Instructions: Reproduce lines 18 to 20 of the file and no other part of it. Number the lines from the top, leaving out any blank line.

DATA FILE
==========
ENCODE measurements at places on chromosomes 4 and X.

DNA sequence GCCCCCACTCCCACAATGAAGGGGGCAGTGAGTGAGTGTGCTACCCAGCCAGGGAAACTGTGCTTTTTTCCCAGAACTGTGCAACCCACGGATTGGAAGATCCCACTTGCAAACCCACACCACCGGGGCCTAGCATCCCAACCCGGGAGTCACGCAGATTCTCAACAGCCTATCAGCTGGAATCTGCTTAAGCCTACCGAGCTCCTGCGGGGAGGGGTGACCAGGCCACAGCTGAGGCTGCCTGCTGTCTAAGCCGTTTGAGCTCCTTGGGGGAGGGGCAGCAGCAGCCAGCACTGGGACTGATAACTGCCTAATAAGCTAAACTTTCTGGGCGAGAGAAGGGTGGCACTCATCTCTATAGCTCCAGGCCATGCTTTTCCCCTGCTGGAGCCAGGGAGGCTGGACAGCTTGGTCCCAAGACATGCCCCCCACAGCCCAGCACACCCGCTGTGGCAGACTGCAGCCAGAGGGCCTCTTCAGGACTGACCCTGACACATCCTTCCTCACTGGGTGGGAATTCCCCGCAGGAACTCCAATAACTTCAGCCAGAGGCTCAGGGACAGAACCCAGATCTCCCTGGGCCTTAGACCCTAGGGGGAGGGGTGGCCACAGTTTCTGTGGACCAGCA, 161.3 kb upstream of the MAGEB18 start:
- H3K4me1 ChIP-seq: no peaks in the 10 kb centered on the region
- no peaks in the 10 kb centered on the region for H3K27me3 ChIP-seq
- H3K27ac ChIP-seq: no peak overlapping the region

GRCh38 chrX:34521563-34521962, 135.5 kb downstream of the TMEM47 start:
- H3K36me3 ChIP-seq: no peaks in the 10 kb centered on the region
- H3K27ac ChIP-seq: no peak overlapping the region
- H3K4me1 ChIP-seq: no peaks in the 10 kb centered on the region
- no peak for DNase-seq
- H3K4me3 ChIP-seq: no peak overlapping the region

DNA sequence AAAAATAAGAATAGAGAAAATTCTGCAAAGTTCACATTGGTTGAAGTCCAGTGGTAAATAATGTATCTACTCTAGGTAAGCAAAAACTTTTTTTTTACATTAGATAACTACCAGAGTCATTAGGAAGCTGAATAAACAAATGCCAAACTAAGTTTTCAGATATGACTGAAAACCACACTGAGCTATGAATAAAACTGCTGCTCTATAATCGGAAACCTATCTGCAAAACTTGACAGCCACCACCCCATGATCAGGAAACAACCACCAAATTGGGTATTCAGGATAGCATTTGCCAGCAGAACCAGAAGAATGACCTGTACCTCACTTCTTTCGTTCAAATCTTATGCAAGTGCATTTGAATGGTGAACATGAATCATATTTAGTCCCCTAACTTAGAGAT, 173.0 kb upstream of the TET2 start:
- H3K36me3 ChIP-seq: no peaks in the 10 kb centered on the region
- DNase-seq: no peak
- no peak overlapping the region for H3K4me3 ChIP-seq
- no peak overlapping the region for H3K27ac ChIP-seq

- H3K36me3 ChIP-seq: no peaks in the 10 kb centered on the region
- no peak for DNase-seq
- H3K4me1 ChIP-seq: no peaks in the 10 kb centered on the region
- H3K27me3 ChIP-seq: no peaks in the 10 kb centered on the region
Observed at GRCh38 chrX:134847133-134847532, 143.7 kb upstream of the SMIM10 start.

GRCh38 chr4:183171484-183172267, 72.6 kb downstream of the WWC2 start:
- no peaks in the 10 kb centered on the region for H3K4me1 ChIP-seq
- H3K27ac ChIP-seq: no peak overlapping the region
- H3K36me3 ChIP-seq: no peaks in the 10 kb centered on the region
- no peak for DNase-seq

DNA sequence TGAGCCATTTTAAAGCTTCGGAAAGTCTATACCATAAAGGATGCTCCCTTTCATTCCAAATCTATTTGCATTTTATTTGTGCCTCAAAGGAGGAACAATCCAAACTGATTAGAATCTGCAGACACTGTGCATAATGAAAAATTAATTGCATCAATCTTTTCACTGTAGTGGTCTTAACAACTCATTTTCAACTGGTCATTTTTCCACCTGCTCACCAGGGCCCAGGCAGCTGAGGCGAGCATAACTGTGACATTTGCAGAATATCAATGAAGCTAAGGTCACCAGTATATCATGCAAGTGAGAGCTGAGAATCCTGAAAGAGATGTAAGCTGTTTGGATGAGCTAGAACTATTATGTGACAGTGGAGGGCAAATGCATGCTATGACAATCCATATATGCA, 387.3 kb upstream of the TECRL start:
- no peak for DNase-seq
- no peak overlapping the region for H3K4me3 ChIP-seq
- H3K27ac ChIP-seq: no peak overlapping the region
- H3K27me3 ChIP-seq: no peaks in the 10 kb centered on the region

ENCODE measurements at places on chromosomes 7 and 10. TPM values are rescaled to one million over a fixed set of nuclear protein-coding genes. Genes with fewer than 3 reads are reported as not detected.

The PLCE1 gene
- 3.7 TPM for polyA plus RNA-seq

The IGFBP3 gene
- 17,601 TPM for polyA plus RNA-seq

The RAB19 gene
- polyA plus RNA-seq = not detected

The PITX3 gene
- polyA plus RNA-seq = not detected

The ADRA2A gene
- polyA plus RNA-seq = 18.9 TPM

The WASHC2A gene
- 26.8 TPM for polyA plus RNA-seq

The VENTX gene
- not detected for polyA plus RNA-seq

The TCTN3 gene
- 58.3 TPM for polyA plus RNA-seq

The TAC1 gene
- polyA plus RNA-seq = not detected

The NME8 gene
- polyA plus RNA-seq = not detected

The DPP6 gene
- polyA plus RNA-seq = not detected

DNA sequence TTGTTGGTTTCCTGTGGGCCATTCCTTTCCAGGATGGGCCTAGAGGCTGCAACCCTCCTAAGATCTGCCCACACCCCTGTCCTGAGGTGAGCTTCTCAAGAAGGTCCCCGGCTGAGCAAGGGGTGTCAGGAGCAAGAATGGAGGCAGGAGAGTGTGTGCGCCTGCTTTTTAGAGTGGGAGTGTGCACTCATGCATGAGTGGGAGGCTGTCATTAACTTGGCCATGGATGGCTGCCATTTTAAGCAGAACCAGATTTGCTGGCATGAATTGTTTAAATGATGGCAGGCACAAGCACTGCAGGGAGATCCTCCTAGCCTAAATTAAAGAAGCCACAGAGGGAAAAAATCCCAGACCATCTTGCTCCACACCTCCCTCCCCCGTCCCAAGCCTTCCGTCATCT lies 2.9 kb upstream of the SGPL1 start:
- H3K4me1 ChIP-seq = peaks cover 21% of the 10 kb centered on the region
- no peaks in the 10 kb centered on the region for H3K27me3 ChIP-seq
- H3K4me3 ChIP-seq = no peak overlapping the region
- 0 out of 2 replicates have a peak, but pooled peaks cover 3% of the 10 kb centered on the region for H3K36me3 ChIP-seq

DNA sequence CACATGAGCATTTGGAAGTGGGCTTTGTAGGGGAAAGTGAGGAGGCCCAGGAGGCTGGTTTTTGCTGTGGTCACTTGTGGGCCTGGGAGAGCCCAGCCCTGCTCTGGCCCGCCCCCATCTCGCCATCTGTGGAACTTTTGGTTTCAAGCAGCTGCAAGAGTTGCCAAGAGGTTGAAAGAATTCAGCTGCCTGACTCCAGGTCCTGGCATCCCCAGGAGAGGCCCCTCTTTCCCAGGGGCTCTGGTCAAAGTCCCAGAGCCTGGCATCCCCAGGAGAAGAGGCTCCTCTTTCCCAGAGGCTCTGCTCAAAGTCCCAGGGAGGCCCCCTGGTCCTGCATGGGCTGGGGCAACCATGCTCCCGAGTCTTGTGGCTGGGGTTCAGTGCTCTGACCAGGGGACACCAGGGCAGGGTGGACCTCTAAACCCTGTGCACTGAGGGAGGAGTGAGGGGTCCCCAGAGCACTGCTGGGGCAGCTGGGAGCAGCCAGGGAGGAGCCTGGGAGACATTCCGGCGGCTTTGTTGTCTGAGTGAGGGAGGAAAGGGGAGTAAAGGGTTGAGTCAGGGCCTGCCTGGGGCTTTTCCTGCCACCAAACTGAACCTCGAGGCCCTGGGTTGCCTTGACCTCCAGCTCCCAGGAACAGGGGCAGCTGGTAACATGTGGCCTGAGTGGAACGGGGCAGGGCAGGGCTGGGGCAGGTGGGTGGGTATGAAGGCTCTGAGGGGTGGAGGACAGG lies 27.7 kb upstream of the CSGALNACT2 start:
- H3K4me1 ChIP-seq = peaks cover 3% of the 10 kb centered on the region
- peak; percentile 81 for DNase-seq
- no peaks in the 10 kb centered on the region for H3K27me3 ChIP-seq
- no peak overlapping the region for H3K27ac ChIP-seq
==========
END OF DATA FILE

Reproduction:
- no peak for DNase-seq
- H3K4me1 ChIP-seq: no peaks in the 10 kb centered on the region
- H3K27me3 ChIP-seq: no peaks in the 10 kb centered on the region